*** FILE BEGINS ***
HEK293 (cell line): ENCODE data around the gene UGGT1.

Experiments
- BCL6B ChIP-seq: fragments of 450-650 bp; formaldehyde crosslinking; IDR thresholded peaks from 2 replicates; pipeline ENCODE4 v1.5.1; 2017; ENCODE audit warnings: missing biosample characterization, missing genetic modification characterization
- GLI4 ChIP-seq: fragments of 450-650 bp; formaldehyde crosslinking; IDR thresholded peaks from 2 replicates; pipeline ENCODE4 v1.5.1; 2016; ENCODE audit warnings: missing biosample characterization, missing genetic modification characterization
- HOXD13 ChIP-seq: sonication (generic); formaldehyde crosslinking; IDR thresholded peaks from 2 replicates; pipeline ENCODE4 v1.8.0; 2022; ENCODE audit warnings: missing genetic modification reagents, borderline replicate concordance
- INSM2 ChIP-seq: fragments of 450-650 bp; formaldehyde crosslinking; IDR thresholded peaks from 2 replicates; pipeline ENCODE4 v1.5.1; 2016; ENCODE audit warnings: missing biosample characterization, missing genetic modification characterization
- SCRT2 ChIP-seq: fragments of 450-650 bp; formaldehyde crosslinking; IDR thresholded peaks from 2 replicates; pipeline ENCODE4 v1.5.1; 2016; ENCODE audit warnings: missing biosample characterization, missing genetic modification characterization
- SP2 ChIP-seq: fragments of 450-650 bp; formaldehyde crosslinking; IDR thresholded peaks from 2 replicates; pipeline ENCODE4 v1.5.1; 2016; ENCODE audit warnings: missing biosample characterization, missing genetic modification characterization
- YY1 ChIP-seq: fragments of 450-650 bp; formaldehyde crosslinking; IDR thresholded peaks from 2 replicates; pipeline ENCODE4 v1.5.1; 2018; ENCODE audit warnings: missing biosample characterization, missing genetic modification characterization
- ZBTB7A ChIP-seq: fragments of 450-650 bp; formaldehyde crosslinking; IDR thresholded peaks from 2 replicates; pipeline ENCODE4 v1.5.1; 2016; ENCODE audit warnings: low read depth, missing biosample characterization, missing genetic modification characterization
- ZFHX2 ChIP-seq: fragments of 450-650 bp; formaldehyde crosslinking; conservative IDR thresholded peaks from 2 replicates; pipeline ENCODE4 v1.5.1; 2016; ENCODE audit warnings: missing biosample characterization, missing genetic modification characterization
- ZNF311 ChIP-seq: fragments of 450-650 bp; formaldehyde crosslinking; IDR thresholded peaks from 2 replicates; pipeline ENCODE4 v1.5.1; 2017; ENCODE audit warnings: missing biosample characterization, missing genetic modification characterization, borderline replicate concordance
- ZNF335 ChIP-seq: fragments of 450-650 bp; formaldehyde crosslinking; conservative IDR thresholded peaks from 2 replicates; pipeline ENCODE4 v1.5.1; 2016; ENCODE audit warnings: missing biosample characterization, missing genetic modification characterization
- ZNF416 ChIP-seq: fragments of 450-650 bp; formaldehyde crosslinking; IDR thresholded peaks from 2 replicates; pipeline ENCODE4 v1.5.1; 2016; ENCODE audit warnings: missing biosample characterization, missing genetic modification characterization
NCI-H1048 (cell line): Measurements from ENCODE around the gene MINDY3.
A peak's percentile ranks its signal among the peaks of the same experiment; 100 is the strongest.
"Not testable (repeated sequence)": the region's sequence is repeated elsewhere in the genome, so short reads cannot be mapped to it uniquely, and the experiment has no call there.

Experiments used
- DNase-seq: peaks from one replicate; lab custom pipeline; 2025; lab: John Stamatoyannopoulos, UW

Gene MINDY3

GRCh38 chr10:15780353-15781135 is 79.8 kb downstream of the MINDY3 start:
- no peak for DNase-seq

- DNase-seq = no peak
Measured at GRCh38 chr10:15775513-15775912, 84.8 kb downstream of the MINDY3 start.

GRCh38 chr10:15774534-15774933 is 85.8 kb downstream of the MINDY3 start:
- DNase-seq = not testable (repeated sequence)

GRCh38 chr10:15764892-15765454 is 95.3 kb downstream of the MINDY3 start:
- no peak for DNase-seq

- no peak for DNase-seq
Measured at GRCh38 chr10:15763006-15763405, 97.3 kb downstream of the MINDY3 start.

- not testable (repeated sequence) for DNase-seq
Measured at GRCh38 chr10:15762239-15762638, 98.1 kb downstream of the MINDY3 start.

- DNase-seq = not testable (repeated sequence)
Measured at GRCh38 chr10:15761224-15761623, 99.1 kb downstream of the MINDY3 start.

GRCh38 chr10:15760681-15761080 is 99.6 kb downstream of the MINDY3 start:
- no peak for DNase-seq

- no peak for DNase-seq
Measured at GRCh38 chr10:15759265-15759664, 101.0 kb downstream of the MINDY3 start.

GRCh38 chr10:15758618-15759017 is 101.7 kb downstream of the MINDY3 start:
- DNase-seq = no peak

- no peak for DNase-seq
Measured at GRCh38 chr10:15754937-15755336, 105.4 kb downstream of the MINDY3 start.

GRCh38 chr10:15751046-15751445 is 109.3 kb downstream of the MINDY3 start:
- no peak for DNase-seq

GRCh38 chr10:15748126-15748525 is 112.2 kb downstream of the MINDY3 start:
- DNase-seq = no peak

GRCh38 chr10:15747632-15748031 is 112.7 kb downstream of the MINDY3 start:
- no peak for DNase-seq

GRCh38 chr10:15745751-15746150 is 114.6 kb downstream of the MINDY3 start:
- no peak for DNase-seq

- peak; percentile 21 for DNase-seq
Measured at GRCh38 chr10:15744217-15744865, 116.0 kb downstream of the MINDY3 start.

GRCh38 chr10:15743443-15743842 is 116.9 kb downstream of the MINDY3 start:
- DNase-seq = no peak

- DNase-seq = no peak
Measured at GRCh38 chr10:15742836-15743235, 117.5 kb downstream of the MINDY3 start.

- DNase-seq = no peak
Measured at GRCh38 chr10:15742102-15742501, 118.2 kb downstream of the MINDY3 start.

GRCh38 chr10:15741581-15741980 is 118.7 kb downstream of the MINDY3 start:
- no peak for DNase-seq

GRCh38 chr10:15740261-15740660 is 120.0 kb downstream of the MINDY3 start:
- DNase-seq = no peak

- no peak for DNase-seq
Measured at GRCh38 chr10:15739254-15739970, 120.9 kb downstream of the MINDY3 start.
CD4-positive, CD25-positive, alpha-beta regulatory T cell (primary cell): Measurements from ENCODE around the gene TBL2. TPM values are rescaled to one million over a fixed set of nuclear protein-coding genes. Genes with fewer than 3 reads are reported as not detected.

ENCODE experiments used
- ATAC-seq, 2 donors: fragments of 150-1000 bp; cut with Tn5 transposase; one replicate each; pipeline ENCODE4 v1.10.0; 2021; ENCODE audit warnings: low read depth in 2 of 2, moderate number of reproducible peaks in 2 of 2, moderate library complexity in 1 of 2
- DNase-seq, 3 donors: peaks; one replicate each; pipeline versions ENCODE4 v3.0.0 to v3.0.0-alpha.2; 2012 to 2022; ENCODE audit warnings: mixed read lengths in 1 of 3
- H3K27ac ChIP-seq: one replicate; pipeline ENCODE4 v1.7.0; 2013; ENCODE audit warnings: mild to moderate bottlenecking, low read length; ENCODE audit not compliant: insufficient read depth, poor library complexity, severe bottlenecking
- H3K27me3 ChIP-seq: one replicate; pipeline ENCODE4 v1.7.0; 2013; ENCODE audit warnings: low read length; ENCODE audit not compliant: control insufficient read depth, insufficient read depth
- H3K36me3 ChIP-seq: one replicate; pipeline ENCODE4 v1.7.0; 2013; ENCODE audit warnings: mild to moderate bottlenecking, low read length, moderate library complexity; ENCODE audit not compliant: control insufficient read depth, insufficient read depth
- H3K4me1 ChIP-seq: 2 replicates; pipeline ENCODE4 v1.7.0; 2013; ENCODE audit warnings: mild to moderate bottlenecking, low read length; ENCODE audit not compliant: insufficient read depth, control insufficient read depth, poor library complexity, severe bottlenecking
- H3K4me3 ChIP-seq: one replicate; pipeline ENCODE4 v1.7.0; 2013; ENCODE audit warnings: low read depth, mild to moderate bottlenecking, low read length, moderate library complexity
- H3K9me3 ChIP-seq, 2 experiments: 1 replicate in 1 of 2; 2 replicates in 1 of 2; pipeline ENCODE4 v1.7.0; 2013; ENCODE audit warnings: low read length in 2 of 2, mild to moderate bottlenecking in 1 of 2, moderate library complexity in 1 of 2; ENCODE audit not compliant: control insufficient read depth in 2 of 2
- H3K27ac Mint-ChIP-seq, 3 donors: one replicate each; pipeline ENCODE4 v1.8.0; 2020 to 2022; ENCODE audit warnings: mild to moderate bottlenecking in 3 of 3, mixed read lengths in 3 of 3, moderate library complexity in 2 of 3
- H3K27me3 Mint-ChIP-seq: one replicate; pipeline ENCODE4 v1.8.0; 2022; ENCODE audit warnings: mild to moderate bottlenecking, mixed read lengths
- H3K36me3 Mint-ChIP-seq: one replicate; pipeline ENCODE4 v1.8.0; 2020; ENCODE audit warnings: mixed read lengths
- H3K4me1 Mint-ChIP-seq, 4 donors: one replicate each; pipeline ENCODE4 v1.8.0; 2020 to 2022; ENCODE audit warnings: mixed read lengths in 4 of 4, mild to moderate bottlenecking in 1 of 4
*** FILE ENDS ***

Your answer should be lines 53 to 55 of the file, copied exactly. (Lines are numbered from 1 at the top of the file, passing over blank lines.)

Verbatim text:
GRCh38 chr10:15743443-15743842 is 116.9 kb downstream of the MINDY3 start:
- DNase-seq = no peak

- DNase-seq = no peak